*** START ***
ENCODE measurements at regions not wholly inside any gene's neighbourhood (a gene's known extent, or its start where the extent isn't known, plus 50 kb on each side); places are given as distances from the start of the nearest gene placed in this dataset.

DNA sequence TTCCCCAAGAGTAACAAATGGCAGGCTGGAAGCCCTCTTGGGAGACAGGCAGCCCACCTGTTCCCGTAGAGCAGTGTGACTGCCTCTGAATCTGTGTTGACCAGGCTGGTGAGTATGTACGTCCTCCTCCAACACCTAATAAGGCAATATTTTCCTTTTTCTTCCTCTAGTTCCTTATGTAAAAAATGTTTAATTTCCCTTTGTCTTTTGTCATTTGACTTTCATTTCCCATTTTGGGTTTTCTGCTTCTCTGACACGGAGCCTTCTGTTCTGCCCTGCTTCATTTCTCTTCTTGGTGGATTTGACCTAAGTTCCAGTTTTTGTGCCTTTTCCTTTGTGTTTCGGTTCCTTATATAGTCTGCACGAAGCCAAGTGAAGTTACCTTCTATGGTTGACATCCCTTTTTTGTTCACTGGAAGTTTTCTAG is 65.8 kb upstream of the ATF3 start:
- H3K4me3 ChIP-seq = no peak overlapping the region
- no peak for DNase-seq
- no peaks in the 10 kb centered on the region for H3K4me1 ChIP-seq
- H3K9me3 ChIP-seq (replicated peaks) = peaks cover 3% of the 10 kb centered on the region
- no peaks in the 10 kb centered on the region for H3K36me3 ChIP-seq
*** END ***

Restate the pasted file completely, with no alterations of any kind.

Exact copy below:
ENCODE measurements at regions not wholly inside any gene's neighbourhood (a gene's known extent, or its start where the extent isn't known, plus 50 kb on each side); places are given as distances from the start of the nearest gene placed in this dataset.

DNA sequence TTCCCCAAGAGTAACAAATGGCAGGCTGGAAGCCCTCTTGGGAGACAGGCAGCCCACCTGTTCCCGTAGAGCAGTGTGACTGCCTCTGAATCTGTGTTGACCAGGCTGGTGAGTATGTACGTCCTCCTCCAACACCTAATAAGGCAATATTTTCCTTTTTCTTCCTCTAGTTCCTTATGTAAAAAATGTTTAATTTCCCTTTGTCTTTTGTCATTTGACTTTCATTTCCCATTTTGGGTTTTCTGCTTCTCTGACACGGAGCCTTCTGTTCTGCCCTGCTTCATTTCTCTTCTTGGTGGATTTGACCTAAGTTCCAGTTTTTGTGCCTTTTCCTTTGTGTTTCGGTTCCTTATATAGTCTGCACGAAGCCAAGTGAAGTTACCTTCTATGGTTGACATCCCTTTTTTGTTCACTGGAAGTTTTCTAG is 65.8 kb upstream of the ATF3 start:
- H3K4me3 ChIP-seq = no peak overlapping the region
- no peak for DNase-seq
- no peaks in the 10 kb centered on the region for H3K4me1 ChIP-seq
- H3K9me3 ChIP-seq (replicated peaks) = peaks cover 3% of the 10 kb centered on the region
- no peaks in the 10 kb centered on the region for H3K36me3 ChIP-seq